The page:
Each Friday, Points North gives a senior media figure a platform to air their views on a topical or relevant issue.

This week it’s James Kirk, Strategy Director at Liverpool agency Kaleidoscope. He argues that amid the tech and data of the modern world, there remains a key role for traditional values in the client/agency relationship.

Agencies are continually being challenged to adapt to the evolving needs of the modern marketing landscape.

Amidst a relentless pursuit for new thinking, new operating models and new tech, is there a risk that the modern client-agency model is overlooking an incredibly valuable cornerstone of business – trusted, personal relationships? As such, is the thirst for ‘the new’ being placed ahead of traditional business values? And if it is, at what cost?

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The increasingly transactional and metrics-driven nature of the client-agency model provides a number of clear benefits, and some are quite difficult to argue against.

By commissioning agencies on a smaller project-by-project basis and introducing performance-based remuneration models, clients are able to drive costs down, keep agencies on their toes and encourage honesty. The move towards a data and tech driven mindset provides further opportunity for increased transparency through highly visible and accessible reporting on campaign performance and value. It all seems sensible, right?

But what about the value of agencies truly understanding a client’s business, their long-term ambitions and the top-table agenda? Can this new model deliver this?

To achieve that, you need to provide flexibility for people to build relationships with one another. That requires room upfront for people to meet, understand each other and build on great chemistry. After all, we are real people who still need to be able to work together and mutually respect each other.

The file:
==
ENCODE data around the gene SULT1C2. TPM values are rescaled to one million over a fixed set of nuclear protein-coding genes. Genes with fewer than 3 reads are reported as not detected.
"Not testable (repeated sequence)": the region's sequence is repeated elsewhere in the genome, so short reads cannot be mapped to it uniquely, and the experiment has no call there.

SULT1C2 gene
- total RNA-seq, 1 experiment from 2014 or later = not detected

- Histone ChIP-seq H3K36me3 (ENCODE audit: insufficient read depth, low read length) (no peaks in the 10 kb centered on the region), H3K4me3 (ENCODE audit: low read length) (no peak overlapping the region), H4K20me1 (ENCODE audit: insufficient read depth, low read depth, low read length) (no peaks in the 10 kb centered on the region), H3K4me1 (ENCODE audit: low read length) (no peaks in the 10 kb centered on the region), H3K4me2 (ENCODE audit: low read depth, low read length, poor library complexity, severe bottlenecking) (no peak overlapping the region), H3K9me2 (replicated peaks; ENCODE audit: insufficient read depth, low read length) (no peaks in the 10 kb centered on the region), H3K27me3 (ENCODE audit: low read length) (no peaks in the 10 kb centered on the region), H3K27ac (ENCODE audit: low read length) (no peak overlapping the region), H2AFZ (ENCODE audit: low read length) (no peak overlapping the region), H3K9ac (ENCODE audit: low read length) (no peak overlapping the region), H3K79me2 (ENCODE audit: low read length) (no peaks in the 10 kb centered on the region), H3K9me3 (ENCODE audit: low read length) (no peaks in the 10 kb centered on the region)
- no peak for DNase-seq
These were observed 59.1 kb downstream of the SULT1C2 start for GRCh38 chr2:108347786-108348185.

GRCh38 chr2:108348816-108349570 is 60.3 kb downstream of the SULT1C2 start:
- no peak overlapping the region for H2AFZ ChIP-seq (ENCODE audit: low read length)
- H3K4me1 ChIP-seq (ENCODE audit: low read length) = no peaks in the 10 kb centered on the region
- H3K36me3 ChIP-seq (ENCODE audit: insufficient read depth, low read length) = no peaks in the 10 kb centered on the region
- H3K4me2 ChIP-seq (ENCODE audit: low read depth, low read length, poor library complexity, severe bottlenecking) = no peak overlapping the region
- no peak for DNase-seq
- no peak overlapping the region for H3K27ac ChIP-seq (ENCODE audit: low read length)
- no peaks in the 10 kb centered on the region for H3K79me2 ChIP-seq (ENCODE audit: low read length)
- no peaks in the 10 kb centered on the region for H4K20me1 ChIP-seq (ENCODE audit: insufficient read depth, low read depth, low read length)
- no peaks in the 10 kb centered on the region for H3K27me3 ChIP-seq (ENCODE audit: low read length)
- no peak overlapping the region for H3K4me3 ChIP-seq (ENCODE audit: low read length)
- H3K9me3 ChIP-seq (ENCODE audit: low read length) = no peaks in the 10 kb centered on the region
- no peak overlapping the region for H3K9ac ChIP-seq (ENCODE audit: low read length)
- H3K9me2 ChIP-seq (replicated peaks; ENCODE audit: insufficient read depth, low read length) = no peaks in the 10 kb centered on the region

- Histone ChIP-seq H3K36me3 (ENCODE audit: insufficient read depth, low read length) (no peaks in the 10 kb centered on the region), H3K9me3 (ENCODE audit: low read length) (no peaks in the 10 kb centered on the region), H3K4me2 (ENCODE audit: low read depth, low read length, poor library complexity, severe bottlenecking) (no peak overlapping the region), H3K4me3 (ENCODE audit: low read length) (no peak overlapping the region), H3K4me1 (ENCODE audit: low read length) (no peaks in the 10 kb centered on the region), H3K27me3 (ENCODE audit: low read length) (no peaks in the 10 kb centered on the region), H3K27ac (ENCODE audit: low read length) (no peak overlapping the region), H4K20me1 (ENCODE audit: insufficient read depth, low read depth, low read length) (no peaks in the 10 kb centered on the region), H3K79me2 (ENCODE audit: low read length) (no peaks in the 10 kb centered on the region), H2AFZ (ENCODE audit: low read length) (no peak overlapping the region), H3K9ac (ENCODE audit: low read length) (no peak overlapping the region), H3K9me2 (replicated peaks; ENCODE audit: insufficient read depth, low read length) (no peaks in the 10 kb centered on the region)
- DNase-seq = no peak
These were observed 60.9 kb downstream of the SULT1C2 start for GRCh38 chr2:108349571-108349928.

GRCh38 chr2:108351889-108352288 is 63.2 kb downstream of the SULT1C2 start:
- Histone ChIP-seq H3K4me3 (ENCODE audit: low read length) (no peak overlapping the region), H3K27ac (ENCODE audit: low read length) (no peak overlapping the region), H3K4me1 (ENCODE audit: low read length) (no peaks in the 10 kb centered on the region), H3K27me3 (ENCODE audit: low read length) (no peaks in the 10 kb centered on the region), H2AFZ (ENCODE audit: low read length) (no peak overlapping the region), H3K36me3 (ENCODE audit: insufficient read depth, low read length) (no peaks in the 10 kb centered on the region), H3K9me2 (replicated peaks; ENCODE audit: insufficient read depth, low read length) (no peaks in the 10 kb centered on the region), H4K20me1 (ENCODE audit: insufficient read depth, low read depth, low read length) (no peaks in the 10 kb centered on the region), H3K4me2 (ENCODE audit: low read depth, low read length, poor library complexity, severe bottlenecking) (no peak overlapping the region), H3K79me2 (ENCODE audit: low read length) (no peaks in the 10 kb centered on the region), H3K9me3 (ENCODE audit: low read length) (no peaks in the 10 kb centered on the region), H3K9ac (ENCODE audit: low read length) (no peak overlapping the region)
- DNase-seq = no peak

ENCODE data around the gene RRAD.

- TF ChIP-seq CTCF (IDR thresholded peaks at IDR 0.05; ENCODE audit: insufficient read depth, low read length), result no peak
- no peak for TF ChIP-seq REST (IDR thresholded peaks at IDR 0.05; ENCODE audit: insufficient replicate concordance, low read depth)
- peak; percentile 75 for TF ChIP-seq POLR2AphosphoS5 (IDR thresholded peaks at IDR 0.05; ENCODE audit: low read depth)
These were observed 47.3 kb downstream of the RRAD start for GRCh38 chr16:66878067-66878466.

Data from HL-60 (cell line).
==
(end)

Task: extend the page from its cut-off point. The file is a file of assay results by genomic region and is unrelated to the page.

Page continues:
Beyond the throes of the initial procurement process, there also needs to be an allowance for a strong relationship to be fostered and recognised so that a trusting, positive and collaborative working environment can be established.

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Of course, the days of commissioning agencies on lucrative, long-term contracts are long gone. And quite rightly too. Relying on relationships alone is a dangerous place, with complacency and a lack of innovation often creeping into such arrangements. Furthermore, it is an indication of how the role of an agency is no longer front and centre in the mind of today’s marketers. The world is a little more complex than it used to be.

So, where next?

The IPA’s ‘ADAPT’ programme has recently been exploring this issue, as it strives to achieve “better commercial creativity” on behalf of clients and agencies, bringing a new set of working principles to the fore. The scale and depth of ‘ADAPT’ shows how big this challenge is and that a solution can’t be developed overnight.

For me, as a strategically minded marketer I love nothing more than a great process, with logic and rationale to back up decision-making. So I am a real advocate for the modern metrics-driven outlook. It makes a lot of sense.

However, after over a decade of working both client-side and within independent agencies, I have also seen the incredible value that traditional, more subjective personal relationships bring to the table.

So, is there a way that the old can be combined with the new? I believe we have to find a way to achieve this for the benefit of everyone, to ensure that our industry moves forward in a progressive, yet personal way.